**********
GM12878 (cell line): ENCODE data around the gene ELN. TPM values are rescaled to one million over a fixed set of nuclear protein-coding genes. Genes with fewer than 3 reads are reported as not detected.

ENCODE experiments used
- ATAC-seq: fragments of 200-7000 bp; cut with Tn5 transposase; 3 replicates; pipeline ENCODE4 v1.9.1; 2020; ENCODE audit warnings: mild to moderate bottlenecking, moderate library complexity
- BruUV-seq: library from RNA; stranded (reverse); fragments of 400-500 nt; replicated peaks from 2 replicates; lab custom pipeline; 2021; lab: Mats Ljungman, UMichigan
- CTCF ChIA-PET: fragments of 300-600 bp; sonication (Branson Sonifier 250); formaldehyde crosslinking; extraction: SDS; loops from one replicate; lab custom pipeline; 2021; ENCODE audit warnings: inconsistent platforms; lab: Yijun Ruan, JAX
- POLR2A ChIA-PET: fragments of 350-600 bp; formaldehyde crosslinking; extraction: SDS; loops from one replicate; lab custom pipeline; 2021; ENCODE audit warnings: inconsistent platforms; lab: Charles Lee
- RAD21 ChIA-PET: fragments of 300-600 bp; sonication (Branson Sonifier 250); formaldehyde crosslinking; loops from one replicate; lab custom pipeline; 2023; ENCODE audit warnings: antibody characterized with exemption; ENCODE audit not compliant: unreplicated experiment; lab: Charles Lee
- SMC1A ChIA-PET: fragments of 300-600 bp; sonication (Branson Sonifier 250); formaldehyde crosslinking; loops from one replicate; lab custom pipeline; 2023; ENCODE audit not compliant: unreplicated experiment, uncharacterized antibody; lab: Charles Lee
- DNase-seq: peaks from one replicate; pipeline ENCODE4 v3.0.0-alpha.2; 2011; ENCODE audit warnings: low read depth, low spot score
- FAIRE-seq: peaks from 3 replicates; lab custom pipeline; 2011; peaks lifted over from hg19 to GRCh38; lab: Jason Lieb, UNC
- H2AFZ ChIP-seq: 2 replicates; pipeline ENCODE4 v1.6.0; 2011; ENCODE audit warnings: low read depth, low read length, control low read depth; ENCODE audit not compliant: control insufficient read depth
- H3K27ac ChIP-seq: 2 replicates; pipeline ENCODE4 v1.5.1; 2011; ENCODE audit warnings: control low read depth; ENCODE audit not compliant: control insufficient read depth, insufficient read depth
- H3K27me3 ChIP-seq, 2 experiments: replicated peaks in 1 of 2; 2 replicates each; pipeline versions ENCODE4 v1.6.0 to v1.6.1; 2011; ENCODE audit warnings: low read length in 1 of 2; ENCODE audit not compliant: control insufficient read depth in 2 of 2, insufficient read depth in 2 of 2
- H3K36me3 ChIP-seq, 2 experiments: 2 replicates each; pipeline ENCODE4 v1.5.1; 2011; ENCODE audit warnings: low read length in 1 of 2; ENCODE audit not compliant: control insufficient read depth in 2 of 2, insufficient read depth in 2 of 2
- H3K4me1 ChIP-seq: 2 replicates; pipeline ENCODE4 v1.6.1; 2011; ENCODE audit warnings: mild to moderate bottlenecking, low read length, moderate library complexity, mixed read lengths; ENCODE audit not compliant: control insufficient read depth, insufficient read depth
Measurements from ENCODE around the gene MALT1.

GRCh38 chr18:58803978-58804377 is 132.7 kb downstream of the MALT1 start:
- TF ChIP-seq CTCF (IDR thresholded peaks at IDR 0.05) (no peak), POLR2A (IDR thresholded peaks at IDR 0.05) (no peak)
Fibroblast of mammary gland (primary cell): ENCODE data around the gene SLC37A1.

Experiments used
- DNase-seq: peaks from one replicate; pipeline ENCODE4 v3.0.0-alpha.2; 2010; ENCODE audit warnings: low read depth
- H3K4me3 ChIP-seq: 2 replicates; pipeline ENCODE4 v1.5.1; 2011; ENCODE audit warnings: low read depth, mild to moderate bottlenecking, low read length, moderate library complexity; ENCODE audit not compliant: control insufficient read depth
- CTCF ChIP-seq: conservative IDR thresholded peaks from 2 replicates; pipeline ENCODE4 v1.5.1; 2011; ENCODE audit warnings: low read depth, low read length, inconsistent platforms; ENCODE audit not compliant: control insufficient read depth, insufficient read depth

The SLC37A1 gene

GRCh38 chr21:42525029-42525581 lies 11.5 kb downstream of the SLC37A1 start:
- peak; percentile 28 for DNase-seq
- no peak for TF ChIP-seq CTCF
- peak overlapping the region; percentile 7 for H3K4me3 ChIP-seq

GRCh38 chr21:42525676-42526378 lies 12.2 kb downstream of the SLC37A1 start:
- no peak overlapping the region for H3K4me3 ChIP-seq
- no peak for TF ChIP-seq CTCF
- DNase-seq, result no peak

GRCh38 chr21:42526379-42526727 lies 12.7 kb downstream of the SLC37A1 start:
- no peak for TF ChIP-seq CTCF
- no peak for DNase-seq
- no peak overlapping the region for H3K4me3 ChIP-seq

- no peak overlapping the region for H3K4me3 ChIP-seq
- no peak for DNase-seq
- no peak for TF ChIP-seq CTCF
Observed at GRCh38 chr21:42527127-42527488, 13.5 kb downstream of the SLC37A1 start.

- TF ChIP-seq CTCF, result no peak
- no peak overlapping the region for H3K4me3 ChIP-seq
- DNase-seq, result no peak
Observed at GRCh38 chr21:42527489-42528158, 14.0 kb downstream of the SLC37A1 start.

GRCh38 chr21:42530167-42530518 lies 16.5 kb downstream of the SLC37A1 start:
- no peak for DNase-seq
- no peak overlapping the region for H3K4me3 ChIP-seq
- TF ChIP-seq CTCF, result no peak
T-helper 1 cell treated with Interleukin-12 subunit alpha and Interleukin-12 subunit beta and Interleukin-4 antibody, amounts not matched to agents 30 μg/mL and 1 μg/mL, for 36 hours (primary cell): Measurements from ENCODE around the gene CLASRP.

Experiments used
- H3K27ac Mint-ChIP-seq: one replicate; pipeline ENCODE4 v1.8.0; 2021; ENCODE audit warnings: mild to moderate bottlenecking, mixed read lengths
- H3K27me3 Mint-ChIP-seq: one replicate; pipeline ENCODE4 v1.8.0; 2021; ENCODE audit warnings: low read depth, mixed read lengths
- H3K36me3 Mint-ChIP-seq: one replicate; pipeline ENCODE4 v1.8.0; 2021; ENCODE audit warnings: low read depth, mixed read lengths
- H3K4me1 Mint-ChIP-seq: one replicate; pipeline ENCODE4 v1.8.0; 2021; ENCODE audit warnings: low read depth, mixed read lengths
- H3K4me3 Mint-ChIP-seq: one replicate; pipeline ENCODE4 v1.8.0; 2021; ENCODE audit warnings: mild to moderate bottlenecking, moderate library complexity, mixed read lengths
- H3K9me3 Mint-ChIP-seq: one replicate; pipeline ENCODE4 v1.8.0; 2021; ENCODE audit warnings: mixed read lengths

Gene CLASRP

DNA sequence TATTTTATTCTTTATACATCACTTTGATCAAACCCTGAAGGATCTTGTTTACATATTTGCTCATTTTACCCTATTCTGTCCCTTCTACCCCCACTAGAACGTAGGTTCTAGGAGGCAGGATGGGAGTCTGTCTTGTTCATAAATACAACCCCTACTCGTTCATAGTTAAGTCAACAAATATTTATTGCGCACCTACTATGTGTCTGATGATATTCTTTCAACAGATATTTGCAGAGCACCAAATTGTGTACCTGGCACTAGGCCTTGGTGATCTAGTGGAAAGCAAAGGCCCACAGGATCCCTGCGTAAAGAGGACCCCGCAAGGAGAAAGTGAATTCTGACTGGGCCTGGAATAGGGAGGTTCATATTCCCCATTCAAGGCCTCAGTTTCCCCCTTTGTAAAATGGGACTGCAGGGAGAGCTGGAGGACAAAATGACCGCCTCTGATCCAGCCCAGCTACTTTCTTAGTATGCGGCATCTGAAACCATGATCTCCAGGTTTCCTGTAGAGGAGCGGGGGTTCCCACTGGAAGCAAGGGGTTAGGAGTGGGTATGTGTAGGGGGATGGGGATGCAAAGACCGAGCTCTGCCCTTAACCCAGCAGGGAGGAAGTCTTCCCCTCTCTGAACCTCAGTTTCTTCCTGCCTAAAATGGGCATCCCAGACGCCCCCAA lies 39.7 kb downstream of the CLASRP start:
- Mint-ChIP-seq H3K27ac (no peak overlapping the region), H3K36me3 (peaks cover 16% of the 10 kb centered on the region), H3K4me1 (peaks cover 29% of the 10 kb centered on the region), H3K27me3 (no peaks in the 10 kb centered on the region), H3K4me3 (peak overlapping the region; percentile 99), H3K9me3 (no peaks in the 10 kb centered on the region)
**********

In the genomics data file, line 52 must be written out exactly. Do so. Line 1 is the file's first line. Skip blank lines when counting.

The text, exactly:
- H3K27me3 Mint-ChIP-seq: one replicate; pipeline ENCODE4 v1.8.0; 2021; ENCODE audit warnings: low read depth, mixed read lengths